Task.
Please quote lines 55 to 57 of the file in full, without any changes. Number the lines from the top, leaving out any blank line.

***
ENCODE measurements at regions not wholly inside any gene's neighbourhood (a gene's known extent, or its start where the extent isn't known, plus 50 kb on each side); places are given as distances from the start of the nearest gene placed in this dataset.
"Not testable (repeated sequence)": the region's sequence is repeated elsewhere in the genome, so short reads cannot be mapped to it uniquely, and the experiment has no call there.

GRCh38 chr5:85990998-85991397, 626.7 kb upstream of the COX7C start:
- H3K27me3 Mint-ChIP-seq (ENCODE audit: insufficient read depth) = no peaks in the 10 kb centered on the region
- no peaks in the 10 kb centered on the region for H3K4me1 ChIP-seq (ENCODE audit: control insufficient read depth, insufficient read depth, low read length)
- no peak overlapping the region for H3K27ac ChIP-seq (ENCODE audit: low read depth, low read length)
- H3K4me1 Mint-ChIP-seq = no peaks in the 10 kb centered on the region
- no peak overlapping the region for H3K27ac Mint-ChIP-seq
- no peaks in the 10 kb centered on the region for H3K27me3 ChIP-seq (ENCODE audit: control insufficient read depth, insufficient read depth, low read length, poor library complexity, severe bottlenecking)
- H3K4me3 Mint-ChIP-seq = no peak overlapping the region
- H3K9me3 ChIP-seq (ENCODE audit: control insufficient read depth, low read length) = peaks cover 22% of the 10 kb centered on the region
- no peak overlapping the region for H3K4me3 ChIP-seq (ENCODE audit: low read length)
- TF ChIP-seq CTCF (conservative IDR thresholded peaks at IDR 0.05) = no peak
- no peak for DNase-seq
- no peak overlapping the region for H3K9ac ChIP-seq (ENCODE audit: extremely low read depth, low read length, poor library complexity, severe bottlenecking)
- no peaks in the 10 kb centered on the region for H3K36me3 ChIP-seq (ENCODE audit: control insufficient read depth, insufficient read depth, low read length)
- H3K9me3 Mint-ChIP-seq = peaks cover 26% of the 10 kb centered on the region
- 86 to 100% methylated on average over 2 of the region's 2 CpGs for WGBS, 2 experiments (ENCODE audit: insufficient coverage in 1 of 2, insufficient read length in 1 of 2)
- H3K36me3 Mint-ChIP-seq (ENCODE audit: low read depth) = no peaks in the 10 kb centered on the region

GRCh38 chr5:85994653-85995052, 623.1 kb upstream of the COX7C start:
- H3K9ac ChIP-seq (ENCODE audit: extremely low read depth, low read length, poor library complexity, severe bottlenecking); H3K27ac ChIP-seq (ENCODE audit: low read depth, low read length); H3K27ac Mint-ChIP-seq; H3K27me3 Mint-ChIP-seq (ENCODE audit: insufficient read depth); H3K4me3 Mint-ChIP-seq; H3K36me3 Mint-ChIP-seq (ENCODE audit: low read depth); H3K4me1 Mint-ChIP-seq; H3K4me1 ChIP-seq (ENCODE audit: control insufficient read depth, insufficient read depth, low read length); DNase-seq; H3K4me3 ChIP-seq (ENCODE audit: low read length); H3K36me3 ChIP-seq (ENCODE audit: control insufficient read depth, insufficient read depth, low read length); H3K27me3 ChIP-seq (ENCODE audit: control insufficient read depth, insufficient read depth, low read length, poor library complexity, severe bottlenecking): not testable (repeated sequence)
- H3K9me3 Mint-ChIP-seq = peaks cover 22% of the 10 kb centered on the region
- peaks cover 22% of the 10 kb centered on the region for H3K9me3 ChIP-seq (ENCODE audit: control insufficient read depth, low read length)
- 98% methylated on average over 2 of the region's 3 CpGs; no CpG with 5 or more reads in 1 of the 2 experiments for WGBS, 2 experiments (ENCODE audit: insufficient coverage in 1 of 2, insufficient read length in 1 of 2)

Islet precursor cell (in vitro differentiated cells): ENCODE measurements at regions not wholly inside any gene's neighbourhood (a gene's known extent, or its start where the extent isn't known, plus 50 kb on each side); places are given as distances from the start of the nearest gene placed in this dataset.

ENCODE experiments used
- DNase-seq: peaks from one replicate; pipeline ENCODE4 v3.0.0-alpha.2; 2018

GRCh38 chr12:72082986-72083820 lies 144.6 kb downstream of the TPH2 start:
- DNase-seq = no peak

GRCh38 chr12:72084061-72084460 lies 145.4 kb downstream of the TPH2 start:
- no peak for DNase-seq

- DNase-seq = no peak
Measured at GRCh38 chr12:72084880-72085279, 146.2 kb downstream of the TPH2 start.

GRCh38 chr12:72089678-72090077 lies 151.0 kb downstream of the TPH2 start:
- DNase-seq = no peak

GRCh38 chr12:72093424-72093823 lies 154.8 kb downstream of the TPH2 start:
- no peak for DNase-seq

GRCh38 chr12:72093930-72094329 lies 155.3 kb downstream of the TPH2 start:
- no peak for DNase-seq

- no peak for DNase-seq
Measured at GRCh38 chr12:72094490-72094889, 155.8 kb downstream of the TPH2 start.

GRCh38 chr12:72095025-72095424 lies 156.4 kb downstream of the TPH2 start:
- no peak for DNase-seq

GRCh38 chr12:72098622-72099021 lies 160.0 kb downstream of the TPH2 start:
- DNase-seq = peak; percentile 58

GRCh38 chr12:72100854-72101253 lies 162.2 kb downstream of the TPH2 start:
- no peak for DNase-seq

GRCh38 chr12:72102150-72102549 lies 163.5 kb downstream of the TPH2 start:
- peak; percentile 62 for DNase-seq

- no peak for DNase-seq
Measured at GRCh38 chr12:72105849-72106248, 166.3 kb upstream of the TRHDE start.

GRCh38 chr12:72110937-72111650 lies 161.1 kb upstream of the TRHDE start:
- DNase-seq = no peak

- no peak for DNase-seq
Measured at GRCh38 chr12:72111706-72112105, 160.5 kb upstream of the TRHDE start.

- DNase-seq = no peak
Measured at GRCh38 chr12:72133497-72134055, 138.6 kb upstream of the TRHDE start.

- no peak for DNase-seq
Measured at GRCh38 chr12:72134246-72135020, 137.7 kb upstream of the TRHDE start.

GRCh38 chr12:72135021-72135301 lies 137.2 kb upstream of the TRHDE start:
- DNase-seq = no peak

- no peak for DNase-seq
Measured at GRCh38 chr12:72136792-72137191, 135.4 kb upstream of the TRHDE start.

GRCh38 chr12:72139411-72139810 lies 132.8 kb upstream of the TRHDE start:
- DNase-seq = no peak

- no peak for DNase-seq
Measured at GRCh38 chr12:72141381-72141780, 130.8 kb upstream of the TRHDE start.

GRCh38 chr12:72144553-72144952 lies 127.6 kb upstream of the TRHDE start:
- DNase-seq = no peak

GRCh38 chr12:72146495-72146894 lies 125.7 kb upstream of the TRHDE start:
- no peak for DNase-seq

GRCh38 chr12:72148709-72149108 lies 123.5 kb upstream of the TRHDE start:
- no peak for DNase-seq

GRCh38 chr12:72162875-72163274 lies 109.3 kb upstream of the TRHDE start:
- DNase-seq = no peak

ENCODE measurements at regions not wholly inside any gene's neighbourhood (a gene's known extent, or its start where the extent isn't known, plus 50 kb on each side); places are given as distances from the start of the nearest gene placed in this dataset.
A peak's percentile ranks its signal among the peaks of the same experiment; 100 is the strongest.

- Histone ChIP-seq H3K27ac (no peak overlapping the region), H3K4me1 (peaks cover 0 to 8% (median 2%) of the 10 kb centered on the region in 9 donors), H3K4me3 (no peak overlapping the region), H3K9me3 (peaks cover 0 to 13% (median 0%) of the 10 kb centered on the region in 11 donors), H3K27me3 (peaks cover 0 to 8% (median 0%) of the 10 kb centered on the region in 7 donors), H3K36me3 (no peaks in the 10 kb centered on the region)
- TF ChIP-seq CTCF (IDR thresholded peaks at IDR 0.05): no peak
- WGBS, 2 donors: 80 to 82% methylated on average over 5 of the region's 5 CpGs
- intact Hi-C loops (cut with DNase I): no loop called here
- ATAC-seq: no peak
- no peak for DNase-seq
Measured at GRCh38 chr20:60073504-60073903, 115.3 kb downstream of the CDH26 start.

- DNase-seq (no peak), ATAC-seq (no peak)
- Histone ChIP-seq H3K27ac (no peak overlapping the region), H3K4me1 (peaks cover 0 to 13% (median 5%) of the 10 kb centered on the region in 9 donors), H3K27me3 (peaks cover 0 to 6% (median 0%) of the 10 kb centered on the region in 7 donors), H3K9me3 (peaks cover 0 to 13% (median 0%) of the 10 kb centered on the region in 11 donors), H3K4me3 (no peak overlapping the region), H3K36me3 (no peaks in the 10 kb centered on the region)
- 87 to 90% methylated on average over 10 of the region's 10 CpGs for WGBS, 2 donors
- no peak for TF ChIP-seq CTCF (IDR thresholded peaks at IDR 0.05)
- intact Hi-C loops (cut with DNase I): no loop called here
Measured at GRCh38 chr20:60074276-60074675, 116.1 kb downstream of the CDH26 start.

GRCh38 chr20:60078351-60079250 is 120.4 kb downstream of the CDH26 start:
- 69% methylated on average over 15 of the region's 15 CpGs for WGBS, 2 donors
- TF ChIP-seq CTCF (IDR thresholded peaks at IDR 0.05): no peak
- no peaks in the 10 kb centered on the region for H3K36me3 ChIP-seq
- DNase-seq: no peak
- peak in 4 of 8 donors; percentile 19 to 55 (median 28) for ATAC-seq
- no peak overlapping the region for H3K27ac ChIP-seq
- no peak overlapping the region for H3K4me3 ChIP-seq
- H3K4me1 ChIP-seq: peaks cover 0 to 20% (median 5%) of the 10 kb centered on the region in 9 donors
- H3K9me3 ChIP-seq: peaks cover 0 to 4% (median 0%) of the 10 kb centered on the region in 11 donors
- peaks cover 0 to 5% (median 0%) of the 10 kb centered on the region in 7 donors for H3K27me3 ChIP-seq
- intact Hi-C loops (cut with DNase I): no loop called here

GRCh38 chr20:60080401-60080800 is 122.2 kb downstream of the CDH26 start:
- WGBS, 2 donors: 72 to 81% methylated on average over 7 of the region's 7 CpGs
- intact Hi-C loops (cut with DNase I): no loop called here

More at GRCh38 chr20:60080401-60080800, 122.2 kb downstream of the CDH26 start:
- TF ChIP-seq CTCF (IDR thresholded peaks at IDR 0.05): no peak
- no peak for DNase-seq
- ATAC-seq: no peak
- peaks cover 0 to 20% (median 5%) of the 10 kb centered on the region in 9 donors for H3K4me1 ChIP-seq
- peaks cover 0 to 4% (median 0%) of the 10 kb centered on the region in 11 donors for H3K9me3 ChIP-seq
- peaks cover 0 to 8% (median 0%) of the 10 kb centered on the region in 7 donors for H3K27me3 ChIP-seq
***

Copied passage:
Measured at GRCh38 chr12:72111706-72112105, 160.5 kb upstream of the TRHDE start.

- DNase-seq = no peak
Measured at GRCh38 chr12:72133497-72134055, 138.6 kb upstream of the TRHDE start.